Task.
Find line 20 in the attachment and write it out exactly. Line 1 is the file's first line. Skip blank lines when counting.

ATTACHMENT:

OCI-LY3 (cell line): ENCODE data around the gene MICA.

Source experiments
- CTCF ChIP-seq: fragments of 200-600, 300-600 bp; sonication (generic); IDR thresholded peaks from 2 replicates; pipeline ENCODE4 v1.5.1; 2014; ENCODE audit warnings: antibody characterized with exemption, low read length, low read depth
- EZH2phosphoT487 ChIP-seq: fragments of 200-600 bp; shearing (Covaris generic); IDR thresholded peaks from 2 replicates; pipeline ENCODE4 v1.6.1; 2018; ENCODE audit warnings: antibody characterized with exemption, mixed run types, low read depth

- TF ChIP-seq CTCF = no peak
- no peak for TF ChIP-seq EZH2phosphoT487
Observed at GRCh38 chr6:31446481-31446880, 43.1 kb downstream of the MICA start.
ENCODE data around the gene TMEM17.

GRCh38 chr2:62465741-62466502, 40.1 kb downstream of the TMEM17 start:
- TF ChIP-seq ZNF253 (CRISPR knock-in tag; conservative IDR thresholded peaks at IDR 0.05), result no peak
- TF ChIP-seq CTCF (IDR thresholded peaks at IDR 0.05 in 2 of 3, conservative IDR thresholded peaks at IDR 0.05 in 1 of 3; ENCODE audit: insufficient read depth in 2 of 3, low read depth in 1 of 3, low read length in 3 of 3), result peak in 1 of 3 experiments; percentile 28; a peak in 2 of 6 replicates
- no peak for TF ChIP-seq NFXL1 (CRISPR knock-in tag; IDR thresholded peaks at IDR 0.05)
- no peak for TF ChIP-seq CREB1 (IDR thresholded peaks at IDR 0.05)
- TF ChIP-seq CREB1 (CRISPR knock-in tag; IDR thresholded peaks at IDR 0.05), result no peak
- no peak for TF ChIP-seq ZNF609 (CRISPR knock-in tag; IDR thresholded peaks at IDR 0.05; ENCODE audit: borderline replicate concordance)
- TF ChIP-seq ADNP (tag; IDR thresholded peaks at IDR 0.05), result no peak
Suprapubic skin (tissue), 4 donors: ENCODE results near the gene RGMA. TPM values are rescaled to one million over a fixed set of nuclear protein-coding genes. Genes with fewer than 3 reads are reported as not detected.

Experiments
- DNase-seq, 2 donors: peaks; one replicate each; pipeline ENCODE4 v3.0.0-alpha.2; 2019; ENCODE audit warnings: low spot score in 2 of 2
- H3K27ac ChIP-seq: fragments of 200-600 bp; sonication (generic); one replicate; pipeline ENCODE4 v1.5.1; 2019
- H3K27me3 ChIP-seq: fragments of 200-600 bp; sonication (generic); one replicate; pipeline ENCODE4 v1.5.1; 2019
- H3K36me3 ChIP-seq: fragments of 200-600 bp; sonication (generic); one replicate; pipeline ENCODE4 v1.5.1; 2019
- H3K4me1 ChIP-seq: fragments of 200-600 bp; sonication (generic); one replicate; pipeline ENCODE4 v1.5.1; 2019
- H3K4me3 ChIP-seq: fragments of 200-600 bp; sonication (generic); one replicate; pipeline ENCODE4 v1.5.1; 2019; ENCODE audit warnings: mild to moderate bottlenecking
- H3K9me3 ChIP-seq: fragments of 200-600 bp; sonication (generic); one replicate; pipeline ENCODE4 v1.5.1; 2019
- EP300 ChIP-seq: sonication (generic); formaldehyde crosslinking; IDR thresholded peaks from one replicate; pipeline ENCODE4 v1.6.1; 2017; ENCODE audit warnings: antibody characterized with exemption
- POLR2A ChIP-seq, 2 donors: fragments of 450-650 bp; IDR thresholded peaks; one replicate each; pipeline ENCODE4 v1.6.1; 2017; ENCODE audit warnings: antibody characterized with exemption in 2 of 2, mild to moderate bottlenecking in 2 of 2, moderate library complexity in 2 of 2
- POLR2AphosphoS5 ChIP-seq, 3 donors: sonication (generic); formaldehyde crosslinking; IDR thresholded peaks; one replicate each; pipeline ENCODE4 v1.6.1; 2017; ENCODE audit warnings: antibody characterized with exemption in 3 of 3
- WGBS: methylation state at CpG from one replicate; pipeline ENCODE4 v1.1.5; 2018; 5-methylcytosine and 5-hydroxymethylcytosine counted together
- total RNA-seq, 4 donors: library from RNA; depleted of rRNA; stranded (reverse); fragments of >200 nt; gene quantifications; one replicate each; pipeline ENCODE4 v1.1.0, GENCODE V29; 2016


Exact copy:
- H3K27ac ChIP-seq: fragments of 200-600 bp; sonication (generic); one replicate; pipeline ENCODE4 v1.5.1; 2019